One might wonder why constitutional reform has again become a salient theme in Bosnian politics, when frequent past attempts all failed so abjectly. To understand this, we must look to a final feeble effort by the Europeans to press their preferred vision for the country upon Bosnia’s intractable ethnic politics. In its December 2009 judgment, Sejdic and Finci v Bosnia and Herzegovina, the European Court of Human Rights declared Bosnia’s constitution to be unlawful. That is because the constitution requires the tri-partite Presidency to be populated by one Bosniak, one Croat and one Serb. Yet some people in Bosnia, including Messrs Sejdic and Finci (Roma and Jewish respectively), belong to none of these groups. Hence they are disenfranchised from Presidential candidacy. The same reasoning was applied by the Court to the House of Peoples, Bosnia’s upper legislative chamber that likewise works on the basis of ethnic quotas.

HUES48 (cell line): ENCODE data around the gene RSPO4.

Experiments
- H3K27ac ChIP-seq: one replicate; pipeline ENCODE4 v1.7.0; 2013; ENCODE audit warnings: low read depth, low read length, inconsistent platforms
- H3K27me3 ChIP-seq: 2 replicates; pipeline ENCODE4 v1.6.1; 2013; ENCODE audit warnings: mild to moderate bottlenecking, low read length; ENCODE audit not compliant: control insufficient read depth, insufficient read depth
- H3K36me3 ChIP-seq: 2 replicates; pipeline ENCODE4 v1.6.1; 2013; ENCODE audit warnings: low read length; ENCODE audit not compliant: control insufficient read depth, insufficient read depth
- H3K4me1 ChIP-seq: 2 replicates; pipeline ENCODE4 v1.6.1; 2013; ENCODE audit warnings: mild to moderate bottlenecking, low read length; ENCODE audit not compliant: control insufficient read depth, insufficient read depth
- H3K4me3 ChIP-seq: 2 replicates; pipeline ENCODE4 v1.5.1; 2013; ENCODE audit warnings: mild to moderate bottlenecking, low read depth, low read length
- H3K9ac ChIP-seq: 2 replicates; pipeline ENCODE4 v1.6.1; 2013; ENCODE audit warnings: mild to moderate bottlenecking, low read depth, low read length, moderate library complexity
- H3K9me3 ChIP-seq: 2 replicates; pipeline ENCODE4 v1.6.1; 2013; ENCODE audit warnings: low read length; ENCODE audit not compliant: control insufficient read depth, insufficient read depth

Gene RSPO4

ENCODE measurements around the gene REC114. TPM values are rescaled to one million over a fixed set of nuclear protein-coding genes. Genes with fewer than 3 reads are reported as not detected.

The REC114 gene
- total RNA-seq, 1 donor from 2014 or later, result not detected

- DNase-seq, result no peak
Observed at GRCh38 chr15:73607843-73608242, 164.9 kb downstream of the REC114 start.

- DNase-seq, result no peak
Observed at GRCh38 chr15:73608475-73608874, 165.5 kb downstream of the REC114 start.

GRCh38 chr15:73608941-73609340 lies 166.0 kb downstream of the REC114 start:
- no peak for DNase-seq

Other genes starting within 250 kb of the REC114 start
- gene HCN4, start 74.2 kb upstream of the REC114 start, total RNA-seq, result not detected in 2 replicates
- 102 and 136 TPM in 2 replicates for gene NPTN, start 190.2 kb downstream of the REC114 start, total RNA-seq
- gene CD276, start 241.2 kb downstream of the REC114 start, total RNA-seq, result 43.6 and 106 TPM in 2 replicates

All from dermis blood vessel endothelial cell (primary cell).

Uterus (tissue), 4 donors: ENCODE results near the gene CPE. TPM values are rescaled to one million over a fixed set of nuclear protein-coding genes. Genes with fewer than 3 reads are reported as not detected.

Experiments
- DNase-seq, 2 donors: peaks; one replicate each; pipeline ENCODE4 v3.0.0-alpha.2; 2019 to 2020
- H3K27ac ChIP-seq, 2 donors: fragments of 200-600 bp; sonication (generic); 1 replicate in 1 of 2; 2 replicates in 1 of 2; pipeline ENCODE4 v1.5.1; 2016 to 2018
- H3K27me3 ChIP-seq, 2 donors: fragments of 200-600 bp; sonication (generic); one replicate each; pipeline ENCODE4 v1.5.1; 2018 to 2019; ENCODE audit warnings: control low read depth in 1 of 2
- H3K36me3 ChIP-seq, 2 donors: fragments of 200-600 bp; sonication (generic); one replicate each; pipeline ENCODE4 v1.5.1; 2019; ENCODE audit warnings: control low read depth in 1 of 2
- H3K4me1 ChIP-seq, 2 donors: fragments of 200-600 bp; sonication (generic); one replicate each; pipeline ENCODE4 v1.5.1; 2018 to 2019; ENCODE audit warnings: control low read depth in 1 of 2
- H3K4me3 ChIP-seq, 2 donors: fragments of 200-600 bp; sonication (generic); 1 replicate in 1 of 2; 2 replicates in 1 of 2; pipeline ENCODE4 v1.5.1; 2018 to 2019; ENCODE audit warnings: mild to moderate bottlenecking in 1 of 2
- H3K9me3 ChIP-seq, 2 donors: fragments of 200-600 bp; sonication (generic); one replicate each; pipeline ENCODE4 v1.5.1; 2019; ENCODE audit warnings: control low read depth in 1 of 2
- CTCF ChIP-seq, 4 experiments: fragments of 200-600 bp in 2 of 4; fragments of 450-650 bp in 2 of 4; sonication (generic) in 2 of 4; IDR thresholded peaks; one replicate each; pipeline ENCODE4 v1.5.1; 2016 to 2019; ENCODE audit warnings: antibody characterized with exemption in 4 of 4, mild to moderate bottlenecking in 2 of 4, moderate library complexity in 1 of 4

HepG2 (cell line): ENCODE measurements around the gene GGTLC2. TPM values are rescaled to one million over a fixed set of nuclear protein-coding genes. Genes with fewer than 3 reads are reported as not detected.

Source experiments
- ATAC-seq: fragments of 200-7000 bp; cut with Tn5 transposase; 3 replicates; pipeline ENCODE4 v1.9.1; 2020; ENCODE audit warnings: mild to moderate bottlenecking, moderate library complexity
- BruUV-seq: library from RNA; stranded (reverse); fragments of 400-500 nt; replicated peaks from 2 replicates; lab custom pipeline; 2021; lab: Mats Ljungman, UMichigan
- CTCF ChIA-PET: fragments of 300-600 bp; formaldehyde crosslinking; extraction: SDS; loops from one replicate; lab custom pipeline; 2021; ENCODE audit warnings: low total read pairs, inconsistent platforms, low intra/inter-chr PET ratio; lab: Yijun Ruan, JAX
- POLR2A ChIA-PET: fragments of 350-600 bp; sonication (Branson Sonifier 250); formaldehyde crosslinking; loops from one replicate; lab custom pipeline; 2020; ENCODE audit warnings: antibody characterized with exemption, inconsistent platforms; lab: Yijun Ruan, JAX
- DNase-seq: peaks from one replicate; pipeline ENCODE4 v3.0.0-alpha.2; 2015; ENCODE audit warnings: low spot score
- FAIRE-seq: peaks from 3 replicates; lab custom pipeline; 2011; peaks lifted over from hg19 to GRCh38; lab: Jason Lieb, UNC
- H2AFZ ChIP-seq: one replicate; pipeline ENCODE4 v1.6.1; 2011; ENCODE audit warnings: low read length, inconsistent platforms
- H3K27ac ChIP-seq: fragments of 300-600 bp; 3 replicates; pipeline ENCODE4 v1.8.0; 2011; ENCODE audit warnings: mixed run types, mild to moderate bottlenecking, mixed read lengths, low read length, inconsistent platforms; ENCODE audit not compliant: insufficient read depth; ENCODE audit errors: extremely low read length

This debate might seem theoretical. The number of Roma is post-war Bosnia may be as few as 7,000 (0.17% of the population); the number of Jews as low as 500 (0.015%). Political allegiances in Bosnia being strictly divided upon ethnic lines, no Roma or Jew has the remotest prospect of being elected President in the near future, even if legally (s)he were able to stand. Nevertheless the European Court held that disenfranchisement is undemocratic in principle, and Bosnia’s constitution must be reformed. The European Union duly latched onto the ruling, stipulating constitutional reform as a precondition for further steps towards EU accession.

Perhaps it was too much to hope that a Court ruling would succeed where OHR dictates and over a decade of diplomatic pressure had failed. This was not the first time the international community had tried to wield EU membership prospects as a tool to force constitutional reform. Those with longer memories will recall the failures of police reform, the constitutional amendments negotiated by Don Hayes (a former American Permanent Deputy High Representative) and “Dayton II”, all internationally driven constitutional reform projects using the same political tool of conditionality for EU accession.